Figure 1 : Behavioural results.

From: Separate neural representations for physical pain and social rejection

Figure 1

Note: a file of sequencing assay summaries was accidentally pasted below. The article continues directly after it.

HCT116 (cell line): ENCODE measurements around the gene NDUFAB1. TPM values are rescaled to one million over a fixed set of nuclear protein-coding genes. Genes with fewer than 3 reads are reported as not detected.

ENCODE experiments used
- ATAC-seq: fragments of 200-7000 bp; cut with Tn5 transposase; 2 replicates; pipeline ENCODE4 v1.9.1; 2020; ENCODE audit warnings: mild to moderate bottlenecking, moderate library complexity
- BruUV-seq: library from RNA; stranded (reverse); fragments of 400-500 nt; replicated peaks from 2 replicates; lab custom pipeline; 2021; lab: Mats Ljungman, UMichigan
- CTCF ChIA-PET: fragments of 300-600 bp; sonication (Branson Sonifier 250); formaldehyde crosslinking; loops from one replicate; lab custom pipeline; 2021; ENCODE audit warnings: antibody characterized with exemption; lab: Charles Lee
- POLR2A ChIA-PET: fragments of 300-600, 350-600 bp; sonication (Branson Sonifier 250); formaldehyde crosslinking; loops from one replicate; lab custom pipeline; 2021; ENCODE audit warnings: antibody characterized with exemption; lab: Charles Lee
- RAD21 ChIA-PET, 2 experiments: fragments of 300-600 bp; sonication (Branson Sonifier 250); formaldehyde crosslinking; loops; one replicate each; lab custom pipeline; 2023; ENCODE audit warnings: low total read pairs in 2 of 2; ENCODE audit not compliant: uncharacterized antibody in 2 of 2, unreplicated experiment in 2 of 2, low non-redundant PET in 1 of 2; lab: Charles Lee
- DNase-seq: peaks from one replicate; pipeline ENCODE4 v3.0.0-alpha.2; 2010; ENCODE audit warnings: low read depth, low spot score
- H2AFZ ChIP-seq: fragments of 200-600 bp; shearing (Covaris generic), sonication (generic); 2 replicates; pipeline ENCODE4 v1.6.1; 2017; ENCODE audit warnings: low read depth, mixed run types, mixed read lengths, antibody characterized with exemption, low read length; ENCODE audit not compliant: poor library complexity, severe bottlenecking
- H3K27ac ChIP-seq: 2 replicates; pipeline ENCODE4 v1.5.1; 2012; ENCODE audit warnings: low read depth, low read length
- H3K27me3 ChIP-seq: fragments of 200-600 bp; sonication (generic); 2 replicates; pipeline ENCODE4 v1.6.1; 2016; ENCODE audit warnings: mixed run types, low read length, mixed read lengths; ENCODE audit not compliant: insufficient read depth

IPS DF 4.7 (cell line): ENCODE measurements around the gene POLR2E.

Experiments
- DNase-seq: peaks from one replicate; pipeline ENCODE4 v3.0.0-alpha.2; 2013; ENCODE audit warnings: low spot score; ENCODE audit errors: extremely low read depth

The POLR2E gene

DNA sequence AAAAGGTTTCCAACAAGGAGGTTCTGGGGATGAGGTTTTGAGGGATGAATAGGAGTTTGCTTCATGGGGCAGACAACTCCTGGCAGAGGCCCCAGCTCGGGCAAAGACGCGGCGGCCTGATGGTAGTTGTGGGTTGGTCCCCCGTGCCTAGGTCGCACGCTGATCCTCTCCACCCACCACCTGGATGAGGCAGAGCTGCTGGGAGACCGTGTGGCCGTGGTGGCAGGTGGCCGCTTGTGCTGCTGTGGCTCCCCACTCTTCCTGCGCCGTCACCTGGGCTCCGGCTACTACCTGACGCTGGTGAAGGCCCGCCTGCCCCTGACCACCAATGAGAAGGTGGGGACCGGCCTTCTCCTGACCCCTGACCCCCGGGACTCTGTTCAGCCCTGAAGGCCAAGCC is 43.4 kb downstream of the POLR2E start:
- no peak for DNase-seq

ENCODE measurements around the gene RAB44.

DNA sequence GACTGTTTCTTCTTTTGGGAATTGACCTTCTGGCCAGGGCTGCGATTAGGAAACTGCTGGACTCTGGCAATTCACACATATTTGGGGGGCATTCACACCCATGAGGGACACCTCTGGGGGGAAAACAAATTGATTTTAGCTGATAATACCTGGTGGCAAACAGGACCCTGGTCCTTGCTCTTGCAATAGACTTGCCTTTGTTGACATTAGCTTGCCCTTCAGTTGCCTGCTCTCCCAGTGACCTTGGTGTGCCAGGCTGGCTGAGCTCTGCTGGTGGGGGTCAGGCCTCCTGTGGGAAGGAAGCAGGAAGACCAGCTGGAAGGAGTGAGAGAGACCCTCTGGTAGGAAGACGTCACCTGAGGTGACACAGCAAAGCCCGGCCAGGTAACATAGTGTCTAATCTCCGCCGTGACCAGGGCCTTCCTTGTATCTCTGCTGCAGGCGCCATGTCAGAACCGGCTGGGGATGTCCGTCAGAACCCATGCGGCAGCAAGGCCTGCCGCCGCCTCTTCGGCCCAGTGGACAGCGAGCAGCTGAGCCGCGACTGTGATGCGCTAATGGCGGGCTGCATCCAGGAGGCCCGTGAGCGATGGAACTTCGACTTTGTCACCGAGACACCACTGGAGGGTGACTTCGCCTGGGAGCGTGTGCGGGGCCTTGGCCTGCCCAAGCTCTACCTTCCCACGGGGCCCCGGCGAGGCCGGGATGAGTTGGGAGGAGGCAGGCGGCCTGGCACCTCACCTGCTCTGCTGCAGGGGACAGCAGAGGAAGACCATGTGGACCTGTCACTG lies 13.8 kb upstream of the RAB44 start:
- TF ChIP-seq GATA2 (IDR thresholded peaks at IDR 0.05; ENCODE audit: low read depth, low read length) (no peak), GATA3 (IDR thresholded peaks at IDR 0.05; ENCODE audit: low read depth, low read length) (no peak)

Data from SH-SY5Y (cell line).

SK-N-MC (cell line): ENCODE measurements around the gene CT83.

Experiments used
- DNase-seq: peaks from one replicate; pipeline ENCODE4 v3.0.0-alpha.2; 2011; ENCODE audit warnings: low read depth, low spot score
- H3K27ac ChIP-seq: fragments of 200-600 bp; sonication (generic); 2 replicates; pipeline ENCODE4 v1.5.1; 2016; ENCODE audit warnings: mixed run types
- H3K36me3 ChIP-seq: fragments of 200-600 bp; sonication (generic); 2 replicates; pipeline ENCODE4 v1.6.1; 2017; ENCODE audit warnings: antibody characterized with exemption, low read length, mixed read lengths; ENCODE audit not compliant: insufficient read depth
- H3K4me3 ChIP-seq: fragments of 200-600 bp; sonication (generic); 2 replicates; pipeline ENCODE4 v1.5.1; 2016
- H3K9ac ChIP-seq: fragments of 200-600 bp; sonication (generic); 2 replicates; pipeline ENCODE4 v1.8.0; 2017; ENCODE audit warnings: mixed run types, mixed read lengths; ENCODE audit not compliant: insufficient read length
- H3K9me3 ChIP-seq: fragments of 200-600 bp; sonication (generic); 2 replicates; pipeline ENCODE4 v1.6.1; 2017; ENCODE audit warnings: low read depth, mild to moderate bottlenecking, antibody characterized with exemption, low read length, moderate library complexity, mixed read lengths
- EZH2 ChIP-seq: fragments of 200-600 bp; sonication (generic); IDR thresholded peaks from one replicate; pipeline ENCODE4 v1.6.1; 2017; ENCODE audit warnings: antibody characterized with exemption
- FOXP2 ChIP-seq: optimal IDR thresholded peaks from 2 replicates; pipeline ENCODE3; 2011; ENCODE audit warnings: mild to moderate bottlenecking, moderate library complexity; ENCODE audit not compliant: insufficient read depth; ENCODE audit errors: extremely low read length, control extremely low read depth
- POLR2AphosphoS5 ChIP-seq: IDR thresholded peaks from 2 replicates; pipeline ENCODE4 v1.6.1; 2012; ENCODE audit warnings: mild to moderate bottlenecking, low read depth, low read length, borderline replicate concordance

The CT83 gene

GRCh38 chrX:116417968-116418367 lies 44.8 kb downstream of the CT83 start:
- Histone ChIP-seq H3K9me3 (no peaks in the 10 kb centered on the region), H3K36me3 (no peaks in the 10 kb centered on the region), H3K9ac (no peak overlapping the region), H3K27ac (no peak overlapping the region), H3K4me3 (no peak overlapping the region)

(a) Experimental paradigm. The social rejection and somatic pain tasks each consisted of two consecutively administered runs of eight trials (that is, 16 total trials). The order of the two tasks was counterbalanced across participants. (i) Social rejection task: each trial in the social rejection task lasted 45 s and began with a 7-s fixation cross. Subsequently, participants saw a headshot photograph of their ex-partner (‘Ex-partner’ condition) or a close friend (‘Friend’ condition) for 15 s. A cue-phrase beneath each photo directed participants to think about how they felt during their break-up experience with their ex-partner or a specific positive experience with their friend. Subsequently, participants rated how they felt using a five-point scale. To reduce carryover effects between trials, participants then performed an 18-s visuo-spatial control task in which they saw an arrow pointing left or right and were asked to indicate which direction the arrow was pointing. Ex-partner versus Friend trials were randomly presented with the constraint that no trial repeated consecutively more than twice. (ii) Somatic pain task: the structure of somatic pain trials was identical to rejection trials with the following exceptions. During the 15-s thermal stimulation period, participants viewed a fixation cross and focused on the sensations they experienced during a hot (painful) or warm (non-painful) stimulus that was delivered (1.5-s temperature ramp up/down, 12 s at peak temperature) to their left volar forearm at temperatures calibrated for each person (for details, see Methods). They then rated the pain they experienced using a five-point scale. (b) Behavioural data from trial-by-trial pain and emotion rating (n=60, eight trials for each condition). Error bars represent within-subject standard errors of the mean (s.e.m.). (c) Relative word frequency for negative emotion word categories among negative emotional words that participants used to describe the stream of thoughts while they were viewing the ex-partner’s photo in the scanner after the fMRI scanning. We used the Linguistic Inquiry and Word Count dictionary33 (LIWC) to categorize emotional words. ***P<0.001, multi-level generalized linear model.